A Life In Pop
A decade is a long time. Ten years ago, John Major was
still Prime Minister, England’s national football team was so
rubbish they didn’t even make it to the 1994 World Cup, Guigsy
and Bonehead were still in the burgeoning Oasis, no one had even
heard of Britney Spears and a fresh-if-somewhat-hairy-faced trio
from Oxford were releasing their debut single. On the eve of their
Supergrass Is 10 retrospective Jonathan Wilson hopped
on his chopper and met the newly enlarged tell-tale-tits.
A breathless two-minutes-thirty tale
about having your collar felt by the old bill while high on marijuana,
that debut single – Caught By The Fuzz – introduced the world to the
devil-may-care delights of Supergrass. Ten years later, they’re still
a delight, albeit a slightly older and wiser one. As their sideburned
singer Gaz Coombes says, “A lot can happen in ten years. You can disappear,
you can make shit albums, you can have huge drug problems. But I think
we’ve done alright and we’ve got through some bad times.”
Yep, ten years is a long time, especially in the fickle world of popular
entertainment, so to reach such a milestone is indeed cause for celebration.
And Supergrass are certainly celebrating. With a Best Of… CD out, Supergrass
Is 10, and an accompanying two-disc DVD affair telling their story so far,
the band have got a lot to look back on.
“I just think there’s no better time to have a Best Of and turn a
new page and get on with the next four albums,” Coombes continues.
“It hasn’t been laughs all the way, but you’ve got to have those bad
times to give it a bit of reality. It’s not all big money and girls
“It was a bit of a feat for us to get to 10 years,”
confirms Danny Goffey, the band’s effervescent drummer. “It’s been
a bit of a weird ride, but I think we’re quite lucky in staying together
and loving each other.”
“It’s quite a heavy business, quite intense,
a lot of pressure,” muses Coombes. “But it’s always about music. As
soon as you write a good song, none of it really matters – it’s like,
‘That was my purpose’".
that’s Supergrass, really. One minute they’re upbeat, the next they’re
more pensive, the equivalent of knockabout singles like Pumping On Your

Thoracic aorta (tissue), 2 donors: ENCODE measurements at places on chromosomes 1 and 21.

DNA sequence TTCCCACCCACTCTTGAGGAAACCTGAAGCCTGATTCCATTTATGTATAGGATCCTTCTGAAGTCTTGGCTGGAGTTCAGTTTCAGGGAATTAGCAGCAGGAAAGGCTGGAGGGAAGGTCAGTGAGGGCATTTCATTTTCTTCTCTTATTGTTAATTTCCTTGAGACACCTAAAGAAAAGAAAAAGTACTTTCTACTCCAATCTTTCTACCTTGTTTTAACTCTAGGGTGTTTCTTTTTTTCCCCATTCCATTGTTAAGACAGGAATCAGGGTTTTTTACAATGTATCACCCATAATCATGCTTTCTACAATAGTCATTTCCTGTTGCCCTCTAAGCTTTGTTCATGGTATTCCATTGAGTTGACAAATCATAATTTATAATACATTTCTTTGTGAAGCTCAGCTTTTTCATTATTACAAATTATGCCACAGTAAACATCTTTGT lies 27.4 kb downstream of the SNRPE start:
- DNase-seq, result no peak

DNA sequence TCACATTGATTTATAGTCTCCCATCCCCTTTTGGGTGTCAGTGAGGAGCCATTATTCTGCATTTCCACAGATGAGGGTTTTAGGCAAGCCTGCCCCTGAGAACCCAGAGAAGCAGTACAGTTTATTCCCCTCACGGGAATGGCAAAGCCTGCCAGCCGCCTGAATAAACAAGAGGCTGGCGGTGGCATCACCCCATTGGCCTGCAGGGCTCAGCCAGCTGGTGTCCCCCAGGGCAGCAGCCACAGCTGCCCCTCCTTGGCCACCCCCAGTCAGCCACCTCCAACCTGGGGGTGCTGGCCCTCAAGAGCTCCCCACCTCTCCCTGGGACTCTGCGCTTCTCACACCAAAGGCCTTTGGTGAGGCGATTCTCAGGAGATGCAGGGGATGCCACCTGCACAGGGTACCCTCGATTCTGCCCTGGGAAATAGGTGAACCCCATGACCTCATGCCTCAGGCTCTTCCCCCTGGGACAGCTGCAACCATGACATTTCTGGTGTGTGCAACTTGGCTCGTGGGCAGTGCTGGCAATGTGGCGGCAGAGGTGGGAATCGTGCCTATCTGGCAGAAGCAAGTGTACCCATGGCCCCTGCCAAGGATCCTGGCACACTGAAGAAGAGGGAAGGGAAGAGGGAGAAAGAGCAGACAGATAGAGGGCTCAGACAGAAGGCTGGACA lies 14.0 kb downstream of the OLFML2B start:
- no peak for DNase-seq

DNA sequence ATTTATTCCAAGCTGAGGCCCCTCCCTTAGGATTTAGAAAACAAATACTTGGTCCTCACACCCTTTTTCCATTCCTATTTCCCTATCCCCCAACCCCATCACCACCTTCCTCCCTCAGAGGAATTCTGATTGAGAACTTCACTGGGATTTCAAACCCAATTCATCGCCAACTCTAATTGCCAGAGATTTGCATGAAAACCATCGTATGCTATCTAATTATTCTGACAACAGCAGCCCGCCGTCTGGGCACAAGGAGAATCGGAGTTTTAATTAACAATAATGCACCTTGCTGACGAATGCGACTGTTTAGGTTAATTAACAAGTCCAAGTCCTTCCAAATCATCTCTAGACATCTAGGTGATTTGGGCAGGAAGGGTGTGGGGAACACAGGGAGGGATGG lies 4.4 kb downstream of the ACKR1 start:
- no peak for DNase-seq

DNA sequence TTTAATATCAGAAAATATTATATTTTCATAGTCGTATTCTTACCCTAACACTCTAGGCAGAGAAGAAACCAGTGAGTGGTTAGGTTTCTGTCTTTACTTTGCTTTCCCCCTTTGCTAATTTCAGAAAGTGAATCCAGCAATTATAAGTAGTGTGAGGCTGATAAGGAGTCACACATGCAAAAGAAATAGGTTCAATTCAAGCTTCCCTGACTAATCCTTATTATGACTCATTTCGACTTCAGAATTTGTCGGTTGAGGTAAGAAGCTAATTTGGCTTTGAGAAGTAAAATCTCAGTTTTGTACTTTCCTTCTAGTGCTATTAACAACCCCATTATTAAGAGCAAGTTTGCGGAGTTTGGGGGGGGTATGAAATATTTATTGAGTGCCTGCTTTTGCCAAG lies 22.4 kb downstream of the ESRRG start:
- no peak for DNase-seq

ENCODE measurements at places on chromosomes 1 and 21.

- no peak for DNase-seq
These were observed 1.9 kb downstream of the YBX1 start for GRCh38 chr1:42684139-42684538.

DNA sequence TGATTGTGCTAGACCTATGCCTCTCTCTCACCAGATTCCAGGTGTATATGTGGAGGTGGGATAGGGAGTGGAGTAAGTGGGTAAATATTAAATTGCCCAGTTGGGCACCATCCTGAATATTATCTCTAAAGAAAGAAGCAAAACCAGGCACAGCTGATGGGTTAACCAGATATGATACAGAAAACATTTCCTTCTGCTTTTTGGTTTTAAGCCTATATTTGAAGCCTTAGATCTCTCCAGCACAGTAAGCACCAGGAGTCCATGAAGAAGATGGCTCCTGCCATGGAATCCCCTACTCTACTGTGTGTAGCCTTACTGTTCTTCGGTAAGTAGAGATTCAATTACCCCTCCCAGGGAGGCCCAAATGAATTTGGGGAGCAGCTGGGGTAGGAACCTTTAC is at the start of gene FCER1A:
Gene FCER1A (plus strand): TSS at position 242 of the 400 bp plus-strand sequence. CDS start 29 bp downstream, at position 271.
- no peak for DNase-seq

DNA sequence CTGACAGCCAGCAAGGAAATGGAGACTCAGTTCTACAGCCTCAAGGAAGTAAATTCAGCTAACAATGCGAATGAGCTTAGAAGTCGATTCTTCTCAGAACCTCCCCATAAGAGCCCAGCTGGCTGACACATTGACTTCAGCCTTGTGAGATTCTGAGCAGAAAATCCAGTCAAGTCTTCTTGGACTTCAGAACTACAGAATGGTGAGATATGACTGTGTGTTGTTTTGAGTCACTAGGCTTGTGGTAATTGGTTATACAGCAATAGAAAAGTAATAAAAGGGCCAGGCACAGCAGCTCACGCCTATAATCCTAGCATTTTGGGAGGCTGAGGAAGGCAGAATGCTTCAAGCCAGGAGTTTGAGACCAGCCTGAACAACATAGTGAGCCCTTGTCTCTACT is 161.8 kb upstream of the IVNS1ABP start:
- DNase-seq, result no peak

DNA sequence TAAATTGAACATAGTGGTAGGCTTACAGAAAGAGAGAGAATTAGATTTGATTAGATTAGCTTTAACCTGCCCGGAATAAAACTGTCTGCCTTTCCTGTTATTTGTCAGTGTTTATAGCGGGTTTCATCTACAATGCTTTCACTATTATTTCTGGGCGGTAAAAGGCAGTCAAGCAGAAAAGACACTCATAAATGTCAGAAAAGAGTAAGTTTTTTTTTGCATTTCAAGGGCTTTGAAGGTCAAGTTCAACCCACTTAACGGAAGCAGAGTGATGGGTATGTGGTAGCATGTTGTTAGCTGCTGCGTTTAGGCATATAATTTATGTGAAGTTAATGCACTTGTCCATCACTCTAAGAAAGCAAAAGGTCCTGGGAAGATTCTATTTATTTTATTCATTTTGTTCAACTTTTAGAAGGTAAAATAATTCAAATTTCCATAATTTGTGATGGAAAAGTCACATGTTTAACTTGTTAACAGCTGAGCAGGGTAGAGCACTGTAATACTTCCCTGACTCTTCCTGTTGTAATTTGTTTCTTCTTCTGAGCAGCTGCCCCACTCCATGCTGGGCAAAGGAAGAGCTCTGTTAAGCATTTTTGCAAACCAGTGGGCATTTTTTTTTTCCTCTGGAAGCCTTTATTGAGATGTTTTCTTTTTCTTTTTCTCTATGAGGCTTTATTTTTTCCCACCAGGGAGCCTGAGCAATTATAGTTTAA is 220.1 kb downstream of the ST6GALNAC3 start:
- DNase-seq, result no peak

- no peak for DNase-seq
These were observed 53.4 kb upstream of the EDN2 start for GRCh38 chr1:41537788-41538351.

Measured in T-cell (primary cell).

Stereo lining up alongside more introspective songs like It’s Not Me.
But it’s all good music – and that’s all they really care about. After
ten years, then, how does it feel to look back?
“It’s like a natural
anniversary,” says Goffey. “We made this film, showing what it’s been
like being in the band for the last ten years, but the record company
said we should do a CD as well, so we thought we’d just get a load of
stuff out there. There’s a few tracks that we really love, like Wait
For The Sun and Time, that maybe people have forgotten.”
“I think it’s
great that we’ve done it at this ten-year point, so we can do a huge
kind of two-disc thing,” agrees Coombes. “We’ve put a lot of work into
this DVD. It’s not just a record-company-led release, which often
greatest hits are, so I think because of that we’ve got confidence in it.
It’s got our whole career on two discs – that’s why it’s pretty special for us.”
The whole Supergrass Is 10 project seems to be drawing a
convenient line under a lot of the old songs, with the band’s focus firmly
on the next album and the opportunity to go off in whatever direction the music takes
“We’re a young band and we’ve got new ideas,”
Gaz concludes. “You just have to keep believing in the music and not get despondent
that you’re maybe last year’s news. Which often we are and fuck it, I don’t
mind if we are. It’s as enjoyable as it’s always been because the essence
of it has never changed – the enjoyment of music. We’re just really up for
it. There’s nothing else I want to do. Even if people download it off the
fucking internet, as long as we can make the next record, I’m happy.”
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